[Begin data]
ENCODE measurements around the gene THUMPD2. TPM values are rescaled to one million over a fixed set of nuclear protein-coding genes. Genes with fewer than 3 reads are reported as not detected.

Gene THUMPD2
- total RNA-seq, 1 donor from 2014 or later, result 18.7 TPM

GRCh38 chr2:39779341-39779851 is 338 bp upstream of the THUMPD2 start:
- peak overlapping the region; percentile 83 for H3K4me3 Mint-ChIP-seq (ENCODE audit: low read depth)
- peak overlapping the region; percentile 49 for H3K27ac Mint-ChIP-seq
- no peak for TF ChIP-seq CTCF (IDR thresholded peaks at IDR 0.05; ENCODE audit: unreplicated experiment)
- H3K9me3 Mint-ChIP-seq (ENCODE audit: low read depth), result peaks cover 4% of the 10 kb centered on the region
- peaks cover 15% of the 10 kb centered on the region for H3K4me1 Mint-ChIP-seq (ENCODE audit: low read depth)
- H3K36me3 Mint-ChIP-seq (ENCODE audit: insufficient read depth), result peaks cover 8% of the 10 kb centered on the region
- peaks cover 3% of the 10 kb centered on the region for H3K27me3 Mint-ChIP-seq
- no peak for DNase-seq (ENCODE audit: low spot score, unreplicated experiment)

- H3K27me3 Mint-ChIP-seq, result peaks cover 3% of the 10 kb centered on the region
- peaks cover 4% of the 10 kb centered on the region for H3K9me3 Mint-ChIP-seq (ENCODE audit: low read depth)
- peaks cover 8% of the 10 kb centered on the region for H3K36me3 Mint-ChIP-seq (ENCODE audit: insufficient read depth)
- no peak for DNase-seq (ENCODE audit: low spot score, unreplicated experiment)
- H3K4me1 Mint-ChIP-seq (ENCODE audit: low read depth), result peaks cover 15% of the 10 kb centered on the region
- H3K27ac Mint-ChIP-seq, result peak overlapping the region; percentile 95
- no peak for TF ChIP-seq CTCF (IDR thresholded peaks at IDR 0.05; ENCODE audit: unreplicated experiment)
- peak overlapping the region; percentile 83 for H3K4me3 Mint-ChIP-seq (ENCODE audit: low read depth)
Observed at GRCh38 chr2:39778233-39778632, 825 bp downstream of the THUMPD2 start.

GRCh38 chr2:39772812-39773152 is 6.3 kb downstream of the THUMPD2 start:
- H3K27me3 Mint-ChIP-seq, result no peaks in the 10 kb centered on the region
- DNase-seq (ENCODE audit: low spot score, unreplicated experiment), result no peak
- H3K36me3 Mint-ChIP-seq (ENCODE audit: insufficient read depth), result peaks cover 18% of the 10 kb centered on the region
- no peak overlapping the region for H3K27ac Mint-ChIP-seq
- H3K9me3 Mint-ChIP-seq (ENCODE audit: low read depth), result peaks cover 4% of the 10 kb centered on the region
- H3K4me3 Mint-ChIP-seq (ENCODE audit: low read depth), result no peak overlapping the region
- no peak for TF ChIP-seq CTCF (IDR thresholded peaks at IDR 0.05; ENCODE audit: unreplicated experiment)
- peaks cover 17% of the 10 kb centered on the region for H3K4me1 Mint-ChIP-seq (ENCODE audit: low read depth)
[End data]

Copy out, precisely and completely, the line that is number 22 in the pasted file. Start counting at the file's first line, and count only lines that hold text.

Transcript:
GRCh38 chr2:39772812-39773152 is 6.3 kb downstream of the THUMPD2 start: